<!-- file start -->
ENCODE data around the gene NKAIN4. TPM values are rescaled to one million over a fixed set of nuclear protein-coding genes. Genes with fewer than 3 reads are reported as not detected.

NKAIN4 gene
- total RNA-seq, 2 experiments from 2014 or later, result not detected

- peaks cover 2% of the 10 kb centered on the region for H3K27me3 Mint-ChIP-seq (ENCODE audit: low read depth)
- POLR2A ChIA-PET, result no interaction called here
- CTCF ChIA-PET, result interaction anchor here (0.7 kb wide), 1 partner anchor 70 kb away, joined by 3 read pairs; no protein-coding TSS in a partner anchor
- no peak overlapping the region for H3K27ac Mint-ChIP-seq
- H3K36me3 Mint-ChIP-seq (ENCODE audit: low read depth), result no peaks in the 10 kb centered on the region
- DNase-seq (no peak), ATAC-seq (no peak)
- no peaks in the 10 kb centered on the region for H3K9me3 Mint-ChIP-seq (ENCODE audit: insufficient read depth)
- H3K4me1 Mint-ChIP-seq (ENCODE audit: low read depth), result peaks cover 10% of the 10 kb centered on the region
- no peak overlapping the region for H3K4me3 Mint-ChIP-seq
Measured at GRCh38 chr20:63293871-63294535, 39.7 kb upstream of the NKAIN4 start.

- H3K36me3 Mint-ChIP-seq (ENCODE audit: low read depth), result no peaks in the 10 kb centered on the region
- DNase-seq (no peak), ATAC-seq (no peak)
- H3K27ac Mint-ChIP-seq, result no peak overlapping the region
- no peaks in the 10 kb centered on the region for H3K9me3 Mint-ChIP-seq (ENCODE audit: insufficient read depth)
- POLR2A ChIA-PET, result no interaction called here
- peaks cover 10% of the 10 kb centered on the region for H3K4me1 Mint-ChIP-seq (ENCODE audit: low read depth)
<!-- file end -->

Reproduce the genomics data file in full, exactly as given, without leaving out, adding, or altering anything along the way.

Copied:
ENCODE data around the gene NKAIN4. TPM values are rescaled to one million over a fixed set of nuclear protein-coding genes. Genes with fewer than 3 reads are reported as not detected.

NKAIN4 gene
- total RNA-seq, 2 experiments from 2014 or later, result not detected

- peaks cover 2% of the 10 kb centered on the region for H3K27me3 Mint-ChIP-seq (ENCODE audit: low read depth)
- POLR2A ChIA-PET, result no interaction called here
- CTCF ChIA-PET, result interaction anchor here (0.7 kb wide), 1 partner anchor 70 kb away, joined by 3 read pairs; no protein-coding TSS in a partner anchor
- no peak overlapping the region for H3K27ac Mint-ChIP-seq
- H3K36me3 Mint-ChIP-seq (ENCODE audit: low read depth), result no peaks in the 10 kb centered on the region
- DNase-seq (no peak), ATAC-seq (no peak)
- no peaks in the 10 kb centered on the region for H3K9me3 Mint-ChIP-seq (ENCODE audit: insufficient read depth)
- H3K4me1 Mint-ChIP-seq (ENCODE audit: low read depth), result peaks cover 10% of the 10 kb centered on the region
- no peak overlapping the region for H3K4me3 Mint-ChIP-seq
Measured at GRCh38 chr20:63293871-63294535, 39.7 kb upstream of the NKAIN4 start.

- H3K36me3 Mint-ChIP-seq (ENCODE audit: low read depth), result no peaks in the 10 kb centered on the region
- DNase-seq (no peak), ATAC-seq (no peak)
- H3K27ac Mint-ChIP-seq, result no peak overlapping the region
- no peaks in the 10 kb centered on the region for H3K9me3 Mint-ChIP-seq (ENCODE audit: insufficient read depth)
- POLR2A ChIA-PET, result no interaction called here
- peaks cover 10% of the 10 kb centered on the region for H3K4me1 Mint-ChIP-seq (ENCODE audit: low read depth)